Now, it is worth noting that France has pushed for changes to the EU stability pact that limits national deficits to 3% of GDP, but it has done so by largely offending the rest of Europe. With a deficit reaching 4%, France simply told Europe that it would not be constrained by commonly accepted rules, contrary to Germany and Portugal which have attempted to control their deficits. Among its European neighbors, France appears both arrogant and entirely self-concerned. Moreover, France’s economic problems seem to have as much to do with its own failure to modernize its fiscal and monetary policies. As such, the rest of Europe isn’t particularly prone to revising its agreed rules in order to adapt to the failures of French economic policy. And in this regard, other European nations are well ahead of France. In an effort to deal with a declining population, the Netherlands has promoted private, rather than government-funded pensions. Spain has implemented numerous reforms aimed at promoting entrepreneurship and now is one of Europe’s leaders in small business activity. Denmark is pushing tax and monetary reforms in an effort to update its social-democratic model, resulting in a strong Danish economy. Italy’s Berlusconi has championed significant reforms to that country’s pension system in order to deal with its rapidly aging population. Even Gerhard Schroeder’s government is attempting to make changes to bring that country out of its current economic mess. France, by contrast, trails behind, with rather pathetic attempts at reform often sabotaged by national strikes directed by powerful unions.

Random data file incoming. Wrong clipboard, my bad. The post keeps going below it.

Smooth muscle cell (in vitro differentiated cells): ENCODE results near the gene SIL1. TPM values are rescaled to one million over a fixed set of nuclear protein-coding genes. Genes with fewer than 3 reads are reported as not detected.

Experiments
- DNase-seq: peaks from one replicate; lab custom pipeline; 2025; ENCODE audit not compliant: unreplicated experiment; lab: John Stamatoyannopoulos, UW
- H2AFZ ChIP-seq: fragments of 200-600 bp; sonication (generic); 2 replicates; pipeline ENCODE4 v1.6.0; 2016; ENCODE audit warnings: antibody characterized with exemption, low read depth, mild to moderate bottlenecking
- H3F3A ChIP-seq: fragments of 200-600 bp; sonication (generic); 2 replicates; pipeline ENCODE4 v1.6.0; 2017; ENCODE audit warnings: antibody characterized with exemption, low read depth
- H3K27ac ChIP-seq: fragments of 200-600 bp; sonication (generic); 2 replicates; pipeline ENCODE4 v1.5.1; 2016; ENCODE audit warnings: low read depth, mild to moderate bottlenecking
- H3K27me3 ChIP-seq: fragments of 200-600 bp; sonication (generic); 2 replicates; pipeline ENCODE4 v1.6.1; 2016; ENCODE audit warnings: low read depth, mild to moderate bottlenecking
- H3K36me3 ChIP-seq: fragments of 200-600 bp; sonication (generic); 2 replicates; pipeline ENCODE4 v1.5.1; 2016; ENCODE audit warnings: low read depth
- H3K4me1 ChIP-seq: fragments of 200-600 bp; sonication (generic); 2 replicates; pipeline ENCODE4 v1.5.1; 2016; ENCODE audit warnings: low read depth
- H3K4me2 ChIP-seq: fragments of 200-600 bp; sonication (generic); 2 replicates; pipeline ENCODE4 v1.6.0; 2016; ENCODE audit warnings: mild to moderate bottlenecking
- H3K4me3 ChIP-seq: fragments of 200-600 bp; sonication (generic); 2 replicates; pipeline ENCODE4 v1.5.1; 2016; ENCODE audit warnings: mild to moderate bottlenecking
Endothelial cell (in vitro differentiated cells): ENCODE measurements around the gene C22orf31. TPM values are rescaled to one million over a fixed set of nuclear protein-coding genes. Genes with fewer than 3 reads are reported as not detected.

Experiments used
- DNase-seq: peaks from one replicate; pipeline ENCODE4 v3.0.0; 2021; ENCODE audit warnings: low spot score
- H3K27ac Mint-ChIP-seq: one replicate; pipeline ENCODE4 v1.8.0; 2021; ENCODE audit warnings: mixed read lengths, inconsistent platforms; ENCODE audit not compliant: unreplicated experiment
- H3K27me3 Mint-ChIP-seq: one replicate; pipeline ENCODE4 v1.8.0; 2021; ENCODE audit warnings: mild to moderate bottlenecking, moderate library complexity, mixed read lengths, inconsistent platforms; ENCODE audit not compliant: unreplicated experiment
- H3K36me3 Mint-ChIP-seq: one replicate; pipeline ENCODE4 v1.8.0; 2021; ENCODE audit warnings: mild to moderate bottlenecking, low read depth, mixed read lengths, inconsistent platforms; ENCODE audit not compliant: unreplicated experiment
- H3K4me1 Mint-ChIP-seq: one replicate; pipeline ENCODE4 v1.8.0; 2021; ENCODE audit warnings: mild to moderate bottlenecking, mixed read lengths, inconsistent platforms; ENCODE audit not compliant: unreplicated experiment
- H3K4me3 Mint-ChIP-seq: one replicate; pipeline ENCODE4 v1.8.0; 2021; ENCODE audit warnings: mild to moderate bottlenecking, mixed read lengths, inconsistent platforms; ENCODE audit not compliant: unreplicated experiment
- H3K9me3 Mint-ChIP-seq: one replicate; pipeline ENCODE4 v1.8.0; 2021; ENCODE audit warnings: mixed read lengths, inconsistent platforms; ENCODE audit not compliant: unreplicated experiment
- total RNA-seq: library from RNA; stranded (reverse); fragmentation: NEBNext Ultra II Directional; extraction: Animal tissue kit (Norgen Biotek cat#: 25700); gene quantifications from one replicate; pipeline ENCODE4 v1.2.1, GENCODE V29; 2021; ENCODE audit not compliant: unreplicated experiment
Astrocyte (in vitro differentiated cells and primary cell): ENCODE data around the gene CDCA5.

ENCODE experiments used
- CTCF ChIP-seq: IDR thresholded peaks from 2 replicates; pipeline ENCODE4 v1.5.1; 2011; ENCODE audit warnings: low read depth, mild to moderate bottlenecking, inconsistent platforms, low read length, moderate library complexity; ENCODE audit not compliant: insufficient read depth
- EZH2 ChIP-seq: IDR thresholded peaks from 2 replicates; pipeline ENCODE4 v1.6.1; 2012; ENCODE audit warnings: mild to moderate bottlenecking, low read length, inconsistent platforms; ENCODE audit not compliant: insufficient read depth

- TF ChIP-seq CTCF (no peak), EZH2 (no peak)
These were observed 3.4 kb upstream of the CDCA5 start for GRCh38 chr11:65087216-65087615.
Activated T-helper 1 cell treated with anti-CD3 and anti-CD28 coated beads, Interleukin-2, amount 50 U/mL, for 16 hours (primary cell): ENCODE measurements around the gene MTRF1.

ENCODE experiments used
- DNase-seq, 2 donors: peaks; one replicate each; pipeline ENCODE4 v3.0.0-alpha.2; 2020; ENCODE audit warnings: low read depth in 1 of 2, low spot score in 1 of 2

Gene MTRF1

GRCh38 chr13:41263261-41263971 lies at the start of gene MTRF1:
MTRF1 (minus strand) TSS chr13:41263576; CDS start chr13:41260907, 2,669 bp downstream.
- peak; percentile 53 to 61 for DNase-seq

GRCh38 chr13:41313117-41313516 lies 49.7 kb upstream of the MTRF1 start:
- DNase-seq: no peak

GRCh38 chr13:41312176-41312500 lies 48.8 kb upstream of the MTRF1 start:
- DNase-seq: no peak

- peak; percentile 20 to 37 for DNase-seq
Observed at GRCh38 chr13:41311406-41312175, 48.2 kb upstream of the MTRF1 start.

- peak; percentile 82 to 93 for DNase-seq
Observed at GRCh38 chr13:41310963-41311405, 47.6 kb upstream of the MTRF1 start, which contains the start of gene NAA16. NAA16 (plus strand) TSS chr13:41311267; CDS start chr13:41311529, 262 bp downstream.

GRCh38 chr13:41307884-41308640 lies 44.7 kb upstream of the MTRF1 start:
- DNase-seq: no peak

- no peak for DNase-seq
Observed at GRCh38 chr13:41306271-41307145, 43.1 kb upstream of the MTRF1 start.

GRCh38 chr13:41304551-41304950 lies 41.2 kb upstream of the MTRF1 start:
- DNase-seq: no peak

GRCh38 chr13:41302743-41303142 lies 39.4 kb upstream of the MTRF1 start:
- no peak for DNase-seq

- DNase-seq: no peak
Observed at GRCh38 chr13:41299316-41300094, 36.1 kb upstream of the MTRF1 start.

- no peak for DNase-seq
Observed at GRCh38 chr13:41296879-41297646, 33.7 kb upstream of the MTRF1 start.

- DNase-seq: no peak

On this point, Baverez provides a wealth of statistics highlighting France’s decline on the economic front. A decrease in the hourly work week coincides with a growth in the number of government employees. Levels of unemployment hover around 10%. France’s share in global technological research continues to decline as researchers make their way to the US. French manufacturing gives way to service industries as an increasing rate. Corporate corruption infects French business, while total French bankruptcies exceed those of the far more populous United States.